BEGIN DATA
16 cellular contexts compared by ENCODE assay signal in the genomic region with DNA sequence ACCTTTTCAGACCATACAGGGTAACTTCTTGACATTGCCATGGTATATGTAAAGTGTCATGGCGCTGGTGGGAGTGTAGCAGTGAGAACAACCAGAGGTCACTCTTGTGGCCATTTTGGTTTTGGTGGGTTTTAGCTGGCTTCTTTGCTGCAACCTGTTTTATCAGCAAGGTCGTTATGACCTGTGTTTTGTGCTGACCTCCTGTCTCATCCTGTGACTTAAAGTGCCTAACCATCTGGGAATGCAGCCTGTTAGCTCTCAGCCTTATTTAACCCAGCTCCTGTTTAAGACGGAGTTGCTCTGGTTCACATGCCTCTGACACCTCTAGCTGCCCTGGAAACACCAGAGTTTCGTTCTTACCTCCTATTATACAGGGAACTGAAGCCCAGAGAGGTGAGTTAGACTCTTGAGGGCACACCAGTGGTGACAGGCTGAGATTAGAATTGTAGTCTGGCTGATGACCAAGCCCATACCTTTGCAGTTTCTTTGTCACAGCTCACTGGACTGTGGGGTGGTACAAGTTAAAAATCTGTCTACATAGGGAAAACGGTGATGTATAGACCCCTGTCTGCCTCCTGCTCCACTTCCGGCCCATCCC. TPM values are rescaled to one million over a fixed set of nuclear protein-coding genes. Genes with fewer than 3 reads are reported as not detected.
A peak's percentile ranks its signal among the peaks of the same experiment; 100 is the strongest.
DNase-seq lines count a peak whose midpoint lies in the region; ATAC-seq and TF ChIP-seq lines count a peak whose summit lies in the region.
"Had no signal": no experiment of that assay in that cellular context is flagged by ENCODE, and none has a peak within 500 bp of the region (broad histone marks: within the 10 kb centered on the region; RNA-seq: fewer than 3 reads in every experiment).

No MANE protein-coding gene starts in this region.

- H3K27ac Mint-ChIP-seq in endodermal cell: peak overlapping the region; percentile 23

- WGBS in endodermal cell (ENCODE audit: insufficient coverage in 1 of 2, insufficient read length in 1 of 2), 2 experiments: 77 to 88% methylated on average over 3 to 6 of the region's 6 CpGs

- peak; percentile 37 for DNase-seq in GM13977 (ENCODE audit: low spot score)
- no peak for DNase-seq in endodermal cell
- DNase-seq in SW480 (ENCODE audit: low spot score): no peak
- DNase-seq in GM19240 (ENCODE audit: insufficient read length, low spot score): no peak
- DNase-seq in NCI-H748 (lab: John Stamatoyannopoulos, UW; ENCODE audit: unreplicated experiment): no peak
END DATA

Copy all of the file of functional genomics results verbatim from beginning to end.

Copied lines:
16 cellular contexts compared by ENCODE assay signal in the genomic region with DNA sequence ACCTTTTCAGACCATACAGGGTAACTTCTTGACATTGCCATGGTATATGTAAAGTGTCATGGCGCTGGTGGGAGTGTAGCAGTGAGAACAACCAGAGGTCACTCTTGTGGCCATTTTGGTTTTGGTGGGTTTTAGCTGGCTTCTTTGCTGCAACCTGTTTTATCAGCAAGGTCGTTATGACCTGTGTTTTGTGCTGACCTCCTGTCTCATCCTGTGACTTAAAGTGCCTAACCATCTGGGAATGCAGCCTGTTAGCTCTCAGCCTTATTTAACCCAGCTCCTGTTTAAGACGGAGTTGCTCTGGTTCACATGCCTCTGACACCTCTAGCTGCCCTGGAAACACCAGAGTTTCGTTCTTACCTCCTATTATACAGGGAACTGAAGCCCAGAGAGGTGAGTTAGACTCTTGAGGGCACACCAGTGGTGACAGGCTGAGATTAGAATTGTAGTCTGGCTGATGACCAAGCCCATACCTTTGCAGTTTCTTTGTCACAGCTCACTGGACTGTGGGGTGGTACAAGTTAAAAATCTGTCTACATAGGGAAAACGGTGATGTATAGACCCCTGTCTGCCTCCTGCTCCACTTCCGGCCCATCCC. TPM values are rescaled to one million over a fixed set of nuclear protein-coding genes. Genes with fewer than 3 reads are reported as not detected.
A peak's percentile ranks its signal among the peaks of the same experiment; 100 is the strongest.
DNase-seq lines count a peak whose midpoint lies in the region; ATAC-seq and TF ChIP-seq lines count a peak whose summit lies in the region.
"Had no signal": no experiment of that assay in that cellular context is flagged by ENCODE, and none has a peak within 500 bp of the region (broad histone marks: within the 10 kb centered on the region; RNA-seq: fewer than 3 reads in every experiment).

No MANE protein-coding gene starts in this region.

- H3K27ac Mint-ChIP-seq in endodermal cell: peak overlapping the region; percentile 23

- WGBS in endodermal cell (ENCODE audit: insufficient coverage in 1 of 2, insufficient read length in 1 of 2), 2 experiments: 77 to 88% methylated on average over 3 to 6 of the region's 6 CpGs

- peak; percentile 37 for DNase-seq in GM13977 (ENCODE audit: low spot score)
- no peak for DNase-seq in endodermal cell
- DNase-seq in SW480 (ENCODE audit: low spot score): no peak
- DNase-seq in GM19240 (ENCODE audit: insufficient read length, low spot score): no peak
- DNase-seq in NCI-H748 (lab: John Stamatoyannopoulos, UW; ENCODE audit: unreplicated experiment): no peak